Cable bill proposal in Kansas causes controversy in Kansas City

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KANSAS CITY, Kan. — Cable television lobbyists in Kansas are endorsing a controversial bill that would make it illegal for cities to offer broadband services to their residents.

Senate Bill 304 states “except with regard to unserved areas, a municipality may not, directly or indirectly offer or provide to one or more subscribers, video, telecommunications or broadband service.”  It also states a city cannot partner up with a private company to offer broadband services.

The bill is being written by the Kansas Cable Telecommunications Association.

“The firestorm this bill generated was a bit unfair,” said KCTA president John Federico.  He said it’s not fair to private companies such as Time Warner, Cox Communication, AT&T and others when a city gives benefits to one cable company over another. He said private companies should be allowed to compete on a fair playing field.

He denied allegations that this bill is in response to the rise of Google Fiber. Google Fiber is working with Kansas City, Kan., Kansas City, Mo., and other cities to lease space on power poles.  Without that partnership, Google Fiber might not have headquartered its high-speed internet service here. Google signed its name on a joint statement with 11 other companies and trade associations in protest to S.B. 304, stating, “This bill will harm both the public and private sectors, stifle economic growth, prevent the creation or retention of thousands of jobs, hamper work force development and diminish the quality of life in Kansas.”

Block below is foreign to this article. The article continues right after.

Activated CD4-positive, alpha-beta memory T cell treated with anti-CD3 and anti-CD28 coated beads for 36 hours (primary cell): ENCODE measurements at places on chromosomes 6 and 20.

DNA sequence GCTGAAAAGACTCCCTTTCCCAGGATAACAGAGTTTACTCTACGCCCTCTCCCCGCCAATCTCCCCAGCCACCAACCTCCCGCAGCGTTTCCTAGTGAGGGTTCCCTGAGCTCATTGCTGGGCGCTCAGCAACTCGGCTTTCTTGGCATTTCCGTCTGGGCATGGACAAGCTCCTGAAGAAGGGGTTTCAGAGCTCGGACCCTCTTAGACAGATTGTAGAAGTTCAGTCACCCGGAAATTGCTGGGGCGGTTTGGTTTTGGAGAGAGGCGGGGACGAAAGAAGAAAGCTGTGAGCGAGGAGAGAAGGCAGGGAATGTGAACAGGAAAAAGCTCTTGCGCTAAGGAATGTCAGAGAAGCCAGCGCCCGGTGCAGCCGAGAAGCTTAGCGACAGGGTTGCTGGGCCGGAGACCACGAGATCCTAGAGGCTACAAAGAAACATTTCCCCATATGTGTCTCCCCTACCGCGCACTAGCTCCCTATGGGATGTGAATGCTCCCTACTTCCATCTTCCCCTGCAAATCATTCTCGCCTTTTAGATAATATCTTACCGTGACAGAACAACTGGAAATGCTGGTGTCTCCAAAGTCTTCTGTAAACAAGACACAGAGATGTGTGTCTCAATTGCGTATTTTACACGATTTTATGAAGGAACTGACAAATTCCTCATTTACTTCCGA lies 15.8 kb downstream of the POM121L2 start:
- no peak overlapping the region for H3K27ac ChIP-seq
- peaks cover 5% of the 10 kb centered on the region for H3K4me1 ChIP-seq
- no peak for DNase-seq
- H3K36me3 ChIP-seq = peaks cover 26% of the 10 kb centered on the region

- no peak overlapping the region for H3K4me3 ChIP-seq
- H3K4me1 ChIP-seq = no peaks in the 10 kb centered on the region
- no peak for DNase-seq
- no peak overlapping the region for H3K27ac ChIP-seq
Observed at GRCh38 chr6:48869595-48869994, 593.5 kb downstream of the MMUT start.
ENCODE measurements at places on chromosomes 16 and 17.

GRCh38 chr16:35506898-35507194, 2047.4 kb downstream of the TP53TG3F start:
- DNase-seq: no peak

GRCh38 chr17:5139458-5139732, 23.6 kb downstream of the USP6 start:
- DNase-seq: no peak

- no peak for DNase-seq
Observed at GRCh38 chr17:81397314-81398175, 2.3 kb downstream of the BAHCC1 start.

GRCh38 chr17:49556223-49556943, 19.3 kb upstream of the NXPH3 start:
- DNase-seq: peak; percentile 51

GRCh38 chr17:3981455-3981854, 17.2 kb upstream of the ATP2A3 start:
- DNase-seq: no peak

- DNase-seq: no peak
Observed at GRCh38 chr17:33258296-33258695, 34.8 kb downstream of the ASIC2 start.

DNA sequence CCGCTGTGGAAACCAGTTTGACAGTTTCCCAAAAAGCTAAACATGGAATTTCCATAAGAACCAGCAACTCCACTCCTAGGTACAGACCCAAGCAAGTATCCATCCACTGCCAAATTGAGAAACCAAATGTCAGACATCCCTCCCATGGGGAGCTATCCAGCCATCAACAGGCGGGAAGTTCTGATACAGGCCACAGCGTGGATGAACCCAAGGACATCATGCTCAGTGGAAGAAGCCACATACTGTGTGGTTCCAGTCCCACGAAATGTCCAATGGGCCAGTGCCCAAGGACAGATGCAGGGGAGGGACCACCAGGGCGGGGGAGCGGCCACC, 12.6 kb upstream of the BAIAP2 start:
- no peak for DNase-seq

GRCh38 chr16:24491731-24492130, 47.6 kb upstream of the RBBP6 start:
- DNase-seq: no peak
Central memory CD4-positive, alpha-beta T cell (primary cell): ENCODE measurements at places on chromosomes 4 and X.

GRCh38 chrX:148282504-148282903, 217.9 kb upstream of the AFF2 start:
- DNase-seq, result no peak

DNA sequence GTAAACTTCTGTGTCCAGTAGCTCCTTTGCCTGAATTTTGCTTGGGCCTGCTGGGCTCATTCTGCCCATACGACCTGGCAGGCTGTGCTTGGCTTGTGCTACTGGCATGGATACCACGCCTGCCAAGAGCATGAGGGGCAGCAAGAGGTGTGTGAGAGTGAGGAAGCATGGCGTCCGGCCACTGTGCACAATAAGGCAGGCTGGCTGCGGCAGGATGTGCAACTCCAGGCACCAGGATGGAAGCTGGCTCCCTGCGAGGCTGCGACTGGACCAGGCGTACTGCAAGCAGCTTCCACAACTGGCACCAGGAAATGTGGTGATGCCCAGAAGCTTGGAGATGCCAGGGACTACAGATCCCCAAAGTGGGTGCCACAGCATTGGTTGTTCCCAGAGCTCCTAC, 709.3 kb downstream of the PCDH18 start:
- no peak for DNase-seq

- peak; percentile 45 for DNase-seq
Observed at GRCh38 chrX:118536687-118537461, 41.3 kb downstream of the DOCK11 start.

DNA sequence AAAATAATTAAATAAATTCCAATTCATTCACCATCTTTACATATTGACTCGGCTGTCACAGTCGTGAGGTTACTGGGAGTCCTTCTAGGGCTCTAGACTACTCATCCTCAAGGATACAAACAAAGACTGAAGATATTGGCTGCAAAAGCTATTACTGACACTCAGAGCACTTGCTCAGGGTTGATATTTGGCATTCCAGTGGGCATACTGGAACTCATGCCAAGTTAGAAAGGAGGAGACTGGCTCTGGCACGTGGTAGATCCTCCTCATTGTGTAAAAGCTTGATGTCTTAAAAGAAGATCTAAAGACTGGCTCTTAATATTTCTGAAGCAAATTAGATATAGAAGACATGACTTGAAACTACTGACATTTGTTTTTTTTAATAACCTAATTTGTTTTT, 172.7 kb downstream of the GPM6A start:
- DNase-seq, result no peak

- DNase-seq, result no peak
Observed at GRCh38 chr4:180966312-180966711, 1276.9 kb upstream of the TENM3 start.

If passed, the bill would grandfather all cable companies currently working with cities to set up broadband service but would prevent cable companies and municipalities from entering into further agreements. The only exception would be in cities where there is currently no cable company presence.

Some question whether money will end up motivating lawmakers to eventually pass this bill into law.  According to the Kansas Ethics Commission, the Cable Television lobby spent more than $43,000 in 2013 wining and dining state lawmakers, with AT&T spending $25,003.86. Federico spent $8,383.92 lobbying on behalf of the cable television industry.

A hearing on S.B. 304 set for the Senate was cancelled and no future date has been set yet.  Federico said he is working with lawmakers to change some of the wording in the law to make it more acceptable and might re-introduce it before the end of the 2014 legislative session.

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